Purchase your beekeeping supplies from a reputable dealer. Some of the places you can look include the Home Depot, Tractor Supply Company, Bailey Bee Supply, and Western Bee Supplies.
4. Get the Proper Beekeeping Protection
Even if you choose not to wear full protective gear, make sure you wear a veil. A bee sting to the eye can produce long-term swelling and may possibly cause permanent vision loss. Stings on the lips or other parts of the face can be excruciating. There are different styles of veils and hoods, so choose the one that is most comfortable for you.
5. Build Your Beehive
Start with any type of solid wood that doesn’t have cracks. You’ll need these items to get started:
- Non-toxic wood glue
- Exterior paint
You can build one without the glue, but it provides a better seal, so it’s recommended.
The ideal beehive is a box built from finger-jointed wooden pieces. However, you can also use flat-edged wood, as long as you can create a square box that is secure and sealed. If you choose to use wood glue, apply that before nailing the box, making sure the handle is on the outside and easily accessible. You’ll want to paint the hive with exterior paint to prevent the wood from rotting.
Maintaining and Benefiting from Your Beehive
You can use beeswax in a vast number of ways. Some of the personal uses include lip balm and skin moisturizers. Mix it with chickweed powder, comfrey powder, and olive oil for itch relief.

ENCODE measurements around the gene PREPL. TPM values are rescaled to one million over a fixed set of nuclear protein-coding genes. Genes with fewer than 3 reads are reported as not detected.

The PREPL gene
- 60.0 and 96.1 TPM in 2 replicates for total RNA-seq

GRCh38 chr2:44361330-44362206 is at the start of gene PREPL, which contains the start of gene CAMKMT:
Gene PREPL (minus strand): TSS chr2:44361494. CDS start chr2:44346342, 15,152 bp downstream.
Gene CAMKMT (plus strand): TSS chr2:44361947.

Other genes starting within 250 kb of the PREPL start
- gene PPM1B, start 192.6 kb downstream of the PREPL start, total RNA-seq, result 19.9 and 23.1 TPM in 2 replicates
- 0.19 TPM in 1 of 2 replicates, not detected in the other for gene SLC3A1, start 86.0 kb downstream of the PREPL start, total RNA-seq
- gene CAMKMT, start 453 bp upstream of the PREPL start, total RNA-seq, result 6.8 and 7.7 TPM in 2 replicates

There are also quite a few things you can do with beeswax around the house. Rub a little of it on the rails of a stuck drawer, and you’ll be able to open and close it with no problem. Wax your wooden furniture and exposed beams with beeswax. You can also lubricate screws, nuts, and bolts with it. Before exposing leather shoes or handbags to the elements, rub a little beeswax on them for protection.
What If I have to Move My Beehive?
Typically, most experienced beekeepers believe that you should only move your hive “3 feet or 3 miles.” If you stay within the three-foot radius, the colony will be able to reorientate on their own. On the other hand, three miles is enough for the colony to recognize the new location of their home.
Don’t fret though – transferring a beehive can be done in a few simple steps.
- Wait until dusk to ensure the colony is back from their daily worker bee routines. It’s important to get started before it’s too dark to have proper visibility.
- Tape the front of the beehive with breathable material such as screen wire or tulle.
- Carefully lift the beehive, trying to remain as level as possible, and walk to the new location or the vehicle for transport.
- Place the hive in the new location.
- Wait fifteen minutes before opening the block to give the colony time to reorientate.
Keeping Your Bees Healthy
- The hives and beekeeping supplies need to be clean and well maintained.
- Only purchase the bees from reputable people who check for diseases and pests.
- Clean your equipment on a regular schedule to prevent fungus.
- Change out the queen every couple of years with a young, healthy queen bee.